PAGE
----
Sure the Tata Nano is puny and would certainly be demolished in a collision with practically any car and cow on the road, but we didn’t know they were catching fire under heavy use. Apparently, two or more Nanos have already caught fire. In the latest incident, Insurance agent Satish Sawant took delivery of his Tata Nano in Prabhadevi, Mumbai. Since he cannot drive, the company organized a chauffeur to deliver the car home.
On his way back, a motorcyclist on the Eastern Express Highway while overtaking signaled something was wrong to the rear of his car. Sawant turned and noticed fire. He and the driver immediately jumped out of the $2,500 car to safety.
According to Sawant:
I have no idea what happened. A motorcycle rider overtook me and told me that the vehicle was on fire. The engine was behind me and I did not realize that the car was on fire.
The guys over at Indian Autos Blog are speculating that the cooling system might be the culprit.
Tata Tuff Truck Concept Bows in Australia, Details and Pictures
Tata Motors used the National 4×4 & Outdoors Show in Australia to unveil the Tata Tuff concept. The mid-size pickup truck was jointly-developed with Australian distributor Fusion Automotive and designed by Julian Quincey, chief designer at Holden Special Vehicles (HSV).
Based on the Tata Xenon pickup, the Tuff has a bold look, thanks in large part to pretty good proportions, an aggressive front fascia with LED daytime running lights, a matte gray paint color apparently borrowed from Jaguar and Land Rover (Tata owns both companies), and 20-inch billet aluminum wheels wearing off-road tires. It also features winch and tow hooks.
Performance specification were not released, but the Australian-spec Xenon is powered by a 2.2-liter turbo diesel engine that produces 150 horsepower and 320 Nm (236 lb-ft) of torque. It is connected to a five-speed manual transmission and a shift-on-the-fly four-wheel drive system.
While currently not considered for production, the Tuff concept may one day make it to the assembly line.
Tata Nano is a Sales Flop, Indians Shun it Like the Plague
Ratan Tata had high hopes for the Tata Nano; however, the pint-sized hatchback has failed to live up to expectations, selling just 229,157 units since going on sale in July 2009. That’s a far cry from the 250,000 units its factory was designed to build annually.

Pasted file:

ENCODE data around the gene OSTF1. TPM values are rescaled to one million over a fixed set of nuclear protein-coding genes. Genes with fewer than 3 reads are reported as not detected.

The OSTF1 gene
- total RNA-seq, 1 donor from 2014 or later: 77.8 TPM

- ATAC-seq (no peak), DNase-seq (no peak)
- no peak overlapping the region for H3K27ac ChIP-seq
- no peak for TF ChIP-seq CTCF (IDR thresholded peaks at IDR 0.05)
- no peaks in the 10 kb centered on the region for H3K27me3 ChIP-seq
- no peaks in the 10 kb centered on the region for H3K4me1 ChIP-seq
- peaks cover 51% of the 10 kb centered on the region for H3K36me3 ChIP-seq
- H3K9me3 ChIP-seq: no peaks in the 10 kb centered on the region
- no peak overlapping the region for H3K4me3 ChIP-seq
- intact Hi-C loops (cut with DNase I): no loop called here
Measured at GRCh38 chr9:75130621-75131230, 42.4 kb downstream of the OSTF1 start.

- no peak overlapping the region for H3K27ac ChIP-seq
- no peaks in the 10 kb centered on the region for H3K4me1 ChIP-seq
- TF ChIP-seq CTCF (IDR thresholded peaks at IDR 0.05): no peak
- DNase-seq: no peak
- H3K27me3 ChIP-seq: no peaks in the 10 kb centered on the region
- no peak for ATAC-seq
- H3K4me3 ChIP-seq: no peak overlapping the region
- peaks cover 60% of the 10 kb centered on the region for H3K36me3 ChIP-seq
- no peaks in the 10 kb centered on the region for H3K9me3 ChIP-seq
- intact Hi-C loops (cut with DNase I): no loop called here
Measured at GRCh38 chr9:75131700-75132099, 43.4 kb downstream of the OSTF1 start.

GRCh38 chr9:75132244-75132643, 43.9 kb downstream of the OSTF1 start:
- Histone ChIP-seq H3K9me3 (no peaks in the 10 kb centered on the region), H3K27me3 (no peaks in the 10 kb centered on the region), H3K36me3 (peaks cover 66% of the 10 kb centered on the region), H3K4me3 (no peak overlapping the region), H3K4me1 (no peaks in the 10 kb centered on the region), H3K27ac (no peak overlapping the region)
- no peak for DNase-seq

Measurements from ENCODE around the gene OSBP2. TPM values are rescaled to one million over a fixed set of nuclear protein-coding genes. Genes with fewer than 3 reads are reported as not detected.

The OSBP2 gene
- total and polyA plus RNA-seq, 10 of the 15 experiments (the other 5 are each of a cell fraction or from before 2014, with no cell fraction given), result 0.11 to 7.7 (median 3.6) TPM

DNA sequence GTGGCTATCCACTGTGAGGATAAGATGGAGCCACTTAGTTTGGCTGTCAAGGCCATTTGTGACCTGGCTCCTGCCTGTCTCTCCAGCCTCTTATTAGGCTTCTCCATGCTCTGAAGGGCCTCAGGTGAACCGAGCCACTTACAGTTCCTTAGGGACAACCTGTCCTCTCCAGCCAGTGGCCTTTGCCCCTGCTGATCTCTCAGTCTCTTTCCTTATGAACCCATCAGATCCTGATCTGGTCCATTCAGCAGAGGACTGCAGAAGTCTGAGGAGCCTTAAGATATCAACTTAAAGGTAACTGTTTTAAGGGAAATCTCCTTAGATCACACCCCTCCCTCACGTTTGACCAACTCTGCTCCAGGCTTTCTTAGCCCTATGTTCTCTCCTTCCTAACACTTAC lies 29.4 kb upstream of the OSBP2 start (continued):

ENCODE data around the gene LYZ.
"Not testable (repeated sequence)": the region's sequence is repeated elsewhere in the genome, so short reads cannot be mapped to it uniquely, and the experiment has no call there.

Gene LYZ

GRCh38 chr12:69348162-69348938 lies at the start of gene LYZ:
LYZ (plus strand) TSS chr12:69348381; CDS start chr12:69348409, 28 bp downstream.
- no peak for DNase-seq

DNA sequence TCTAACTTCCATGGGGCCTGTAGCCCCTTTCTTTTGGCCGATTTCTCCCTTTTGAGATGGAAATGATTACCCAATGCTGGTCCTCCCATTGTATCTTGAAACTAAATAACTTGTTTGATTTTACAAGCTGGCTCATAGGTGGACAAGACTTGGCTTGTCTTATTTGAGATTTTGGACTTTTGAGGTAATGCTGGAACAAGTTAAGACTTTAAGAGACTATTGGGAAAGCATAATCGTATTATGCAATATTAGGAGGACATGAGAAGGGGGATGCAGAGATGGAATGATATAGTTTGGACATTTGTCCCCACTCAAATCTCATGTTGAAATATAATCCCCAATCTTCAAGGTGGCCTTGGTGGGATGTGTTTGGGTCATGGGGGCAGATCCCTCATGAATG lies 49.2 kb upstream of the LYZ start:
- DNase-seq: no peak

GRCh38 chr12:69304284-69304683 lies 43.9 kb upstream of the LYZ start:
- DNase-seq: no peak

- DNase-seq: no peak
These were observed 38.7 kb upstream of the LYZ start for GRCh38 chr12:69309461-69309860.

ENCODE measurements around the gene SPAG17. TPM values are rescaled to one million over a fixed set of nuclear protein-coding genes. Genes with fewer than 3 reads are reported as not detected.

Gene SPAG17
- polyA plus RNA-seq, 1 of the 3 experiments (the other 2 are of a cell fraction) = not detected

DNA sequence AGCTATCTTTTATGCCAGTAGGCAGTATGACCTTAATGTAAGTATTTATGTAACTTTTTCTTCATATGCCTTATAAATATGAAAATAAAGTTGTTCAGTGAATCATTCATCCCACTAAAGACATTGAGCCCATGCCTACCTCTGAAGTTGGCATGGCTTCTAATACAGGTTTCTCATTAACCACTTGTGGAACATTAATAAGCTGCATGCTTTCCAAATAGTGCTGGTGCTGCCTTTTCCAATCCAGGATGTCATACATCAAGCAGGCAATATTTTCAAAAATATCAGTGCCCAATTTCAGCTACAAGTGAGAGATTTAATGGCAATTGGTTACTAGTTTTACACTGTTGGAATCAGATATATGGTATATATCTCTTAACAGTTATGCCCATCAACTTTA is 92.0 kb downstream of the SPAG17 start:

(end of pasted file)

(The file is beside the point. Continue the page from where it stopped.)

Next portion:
Designed as an ultra-affordable alternative for India’s not-so-well-off masses, the Nano was expected to set the country’s sales chart on fire [no pun intended]. However, it’s the low price tag that may be its undoing.
As it turns out, most Indians are turned off by the car’s budget image and murky positioning. Scooter drivers, in particular, weren’t attracted because others “don’t think I’m buying a car, they think I’m buying something between a two- wheeler and a car,” Tata Managing Director Karl Slym told . “Anyone who had a car didn’t want to buy it because it was supposed to be a two-wheeler replacement,” he added.
Tata is already working towards addressing the image problem. Slym says the company will update the Nano to attract “a wide variety of buyers and price points,” although he didn’t provide any details. But one thing is for sure — updating the existing Nano will likely not be enough.
A new version of the Nano based on the Pixel concept could be in the works. The concept, which debuted at the 2011 Geneva Motor Show, features such upgrades as scissor doors, air conditioning, a diesel engine and an automatic transmission.
While Slym is optimistic about a redesigned Nano, there is no guarantee that the mew model will reverse the Nano’s abysmal sales performance.
Would you buy or even consider the Tata Nano if it was offered in your country? Let us know in the comment section.
Redesigned Tata Nano Coming to North America
Ratan Tata, CEO of the Tata Group, has confirmed that a redesigned Tata Nano — the world’s cheapest car — will be available in the U.S. in three years time.
Bare bone in its native country of India, the Nano will pack more gear to better appease American senses, receiving such features as power steering and traction control. Tata said the car will carry a sub-$10,000 price tag.
“The Smart and the Fiat 500 have high sticker prices, and people buy them because they are small cars,” Tata told Automotive News. “But everyone knows you put a lot of money into it. We hope that the sub-$10,000 car has appeal.”
Despite Tata’s desire to sell the Nano in North America, it lacks the distribution channel to do so, a problem that has yet to be addressed.
“We have to give a lot of thought to how we would distribute the car,” Ratan said.